Amidst all the outrage and taunting on Sunday, I hope everyone took the time to enjoy the rush. A reminder about college sports: the athletes are not as good as the pros. The game is not nearly as polished. What makes up for the majority of participants having no chance at becoming well-paid professional athletes is the chaos. Passion and moments that leave mouths agape are what make the games worth watching. The College Football Playoff provided one for the ages with the decision between Alabama and Florida State for the final spot.
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Regardless of how individuals feel about undefeated FSU being left out, arguments like that one are a key ingredient in the special sauce of college sports. A 12-team playoff would be more representative of the best teams in the country with not only Florida State, but also Georgia, Oregon, and Ohio State making the cut. However, once that system goes into effect next season, sport fans will lose a great American past time — arguing about which college football teams deserved to be national champions.
The process by which college football’s national champion is declared has gone through a couple of overhauls in the last 25 years. Prior to 1998, all of the major bowl games were played on New Year’s Day. After the games were played, the Associated Press and coaches would vote on who they believed to be the champion. Sometimes the polls agree on the same champion and other years, like 1997, multiple would be declared.
Beginning in 1998, the Bowl Championship Series set out to determine the best two teams in the country and match them up in an annual National Championship Game. With there being nearly 70 teams considered major college football programs every season, neither of these systems was an efficient way to crown a champion. So in 2014, the College Football Playoff began, with four teams and two games. The participants would be selected by a committee.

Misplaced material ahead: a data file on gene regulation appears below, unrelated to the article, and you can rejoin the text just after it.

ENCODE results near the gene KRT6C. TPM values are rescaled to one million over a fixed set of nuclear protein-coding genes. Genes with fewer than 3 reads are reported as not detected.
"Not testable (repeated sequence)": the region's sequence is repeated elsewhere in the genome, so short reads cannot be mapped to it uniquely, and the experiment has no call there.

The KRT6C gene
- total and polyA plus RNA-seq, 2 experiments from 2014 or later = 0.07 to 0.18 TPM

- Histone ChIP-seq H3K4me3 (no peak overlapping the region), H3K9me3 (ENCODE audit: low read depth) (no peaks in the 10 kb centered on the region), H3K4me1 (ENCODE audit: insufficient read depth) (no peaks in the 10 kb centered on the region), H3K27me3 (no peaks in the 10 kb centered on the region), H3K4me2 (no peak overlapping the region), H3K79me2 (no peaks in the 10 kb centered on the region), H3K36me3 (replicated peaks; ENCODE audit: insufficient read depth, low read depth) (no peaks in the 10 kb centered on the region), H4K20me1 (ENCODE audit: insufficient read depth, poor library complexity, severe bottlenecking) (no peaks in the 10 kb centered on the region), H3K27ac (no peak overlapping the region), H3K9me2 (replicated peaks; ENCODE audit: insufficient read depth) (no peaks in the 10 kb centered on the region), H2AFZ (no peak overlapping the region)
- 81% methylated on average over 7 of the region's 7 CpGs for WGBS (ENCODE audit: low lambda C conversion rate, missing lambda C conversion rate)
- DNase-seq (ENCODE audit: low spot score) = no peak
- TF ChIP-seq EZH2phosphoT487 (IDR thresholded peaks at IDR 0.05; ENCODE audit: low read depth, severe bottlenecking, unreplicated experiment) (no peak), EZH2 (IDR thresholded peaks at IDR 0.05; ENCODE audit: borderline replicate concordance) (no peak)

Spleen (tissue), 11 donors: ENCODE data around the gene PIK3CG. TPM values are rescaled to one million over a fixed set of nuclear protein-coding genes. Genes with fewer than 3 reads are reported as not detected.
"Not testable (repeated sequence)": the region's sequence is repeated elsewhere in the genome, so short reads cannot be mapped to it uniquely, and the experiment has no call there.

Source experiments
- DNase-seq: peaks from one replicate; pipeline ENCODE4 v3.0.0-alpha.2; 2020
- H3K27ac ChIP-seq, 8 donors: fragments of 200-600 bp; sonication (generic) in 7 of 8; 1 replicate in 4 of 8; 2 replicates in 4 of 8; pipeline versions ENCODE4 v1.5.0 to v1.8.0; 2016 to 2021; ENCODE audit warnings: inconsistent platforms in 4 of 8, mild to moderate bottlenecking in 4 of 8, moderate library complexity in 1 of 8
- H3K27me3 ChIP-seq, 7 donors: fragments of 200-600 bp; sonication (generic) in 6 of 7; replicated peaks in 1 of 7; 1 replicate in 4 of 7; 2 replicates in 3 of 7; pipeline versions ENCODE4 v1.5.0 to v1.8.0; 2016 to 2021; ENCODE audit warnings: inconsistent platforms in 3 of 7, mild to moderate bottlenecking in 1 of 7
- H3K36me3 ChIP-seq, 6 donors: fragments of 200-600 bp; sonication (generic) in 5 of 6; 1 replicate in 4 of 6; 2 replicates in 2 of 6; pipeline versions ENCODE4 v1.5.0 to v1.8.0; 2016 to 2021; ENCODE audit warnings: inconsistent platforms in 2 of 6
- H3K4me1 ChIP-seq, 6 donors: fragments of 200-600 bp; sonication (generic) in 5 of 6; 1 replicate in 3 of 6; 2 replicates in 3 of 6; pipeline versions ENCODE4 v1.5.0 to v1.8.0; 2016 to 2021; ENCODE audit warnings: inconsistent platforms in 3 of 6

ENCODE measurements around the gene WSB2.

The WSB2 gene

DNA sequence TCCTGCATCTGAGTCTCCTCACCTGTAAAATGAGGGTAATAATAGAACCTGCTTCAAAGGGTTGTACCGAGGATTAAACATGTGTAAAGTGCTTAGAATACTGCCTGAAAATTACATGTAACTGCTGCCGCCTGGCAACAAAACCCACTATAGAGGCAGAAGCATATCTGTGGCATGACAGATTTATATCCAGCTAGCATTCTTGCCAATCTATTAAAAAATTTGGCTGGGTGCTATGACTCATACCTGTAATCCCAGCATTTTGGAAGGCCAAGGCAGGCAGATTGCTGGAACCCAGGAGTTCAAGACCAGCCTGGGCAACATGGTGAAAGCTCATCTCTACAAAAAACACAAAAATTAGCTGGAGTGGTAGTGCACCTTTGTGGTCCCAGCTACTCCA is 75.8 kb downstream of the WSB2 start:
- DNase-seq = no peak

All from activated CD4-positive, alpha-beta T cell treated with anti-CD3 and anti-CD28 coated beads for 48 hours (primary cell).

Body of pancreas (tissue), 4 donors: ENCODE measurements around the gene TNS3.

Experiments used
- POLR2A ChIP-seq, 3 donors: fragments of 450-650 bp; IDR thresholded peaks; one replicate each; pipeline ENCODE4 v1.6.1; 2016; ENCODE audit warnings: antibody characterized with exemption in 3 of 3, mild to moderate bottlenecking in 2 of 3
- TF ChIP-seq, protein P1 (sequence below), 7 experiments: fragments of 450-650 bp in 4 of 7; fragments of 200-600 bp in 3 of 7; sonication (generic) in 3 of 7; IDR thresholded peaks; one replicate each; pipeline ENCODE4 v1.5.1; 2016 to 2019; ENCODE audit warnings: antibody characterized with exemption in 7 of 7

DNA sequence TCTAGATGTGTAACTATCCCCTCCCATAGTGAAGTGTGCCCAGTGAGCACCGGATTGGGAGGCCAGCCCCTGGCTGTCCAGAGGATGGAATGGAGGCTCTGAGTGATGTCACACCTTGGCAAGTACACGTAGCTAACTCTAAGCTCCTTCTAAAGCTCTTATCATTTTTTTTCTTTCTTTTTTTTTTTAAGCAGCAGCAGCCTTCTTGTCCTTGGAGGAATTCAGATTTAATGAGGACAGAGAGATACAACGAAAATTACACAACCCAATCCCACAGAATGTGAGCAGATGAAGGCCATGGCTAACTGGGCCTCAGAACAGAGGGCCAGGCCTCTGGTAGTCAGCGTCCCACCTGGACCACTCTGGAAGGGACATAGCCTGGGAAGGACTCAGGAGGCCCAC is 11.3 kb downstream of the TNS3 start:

There have been a few controversial decisions by the committee, but rarely are there four teams actually capable of winning a national championship. In 2023 though, parity arrived to college football in a big way. Many of the playoff contenders have squeaked by mediocre teams, and others have largely skated by spending the majority of the season playing against below average opponents.
FSU quarterback Jordan Travis suffered an injury that ended his season with 11 quarters remaining in the season and his team undefeated. The ‘Noles won their next three games, including on the road at The Swamp in Gainesville, Fla., and held an offense that averaged 30.9 points per game — Louisville — to six in a neutral site conference championship game.
Defending back-to-back national champion Georgia began the season ranked No. 1. They did not lose until the SEC Championship Game against Alabama. The Tide’s only 2023 loss was Week 2 at home to Texas. The Longhorns beat Oklahoma St. in their conference championship game, 49-21, and their only loss was a neutral site rivalry matchup against No. 12 Oklahoma. Michigan ate up a cake schedule, before beating then undefeated Ohio State in Week 13 at home. And how did Washington make it, they narrowly defeated Oregon — the team with the second-best point differential in the country, trailing only Michigan — twice.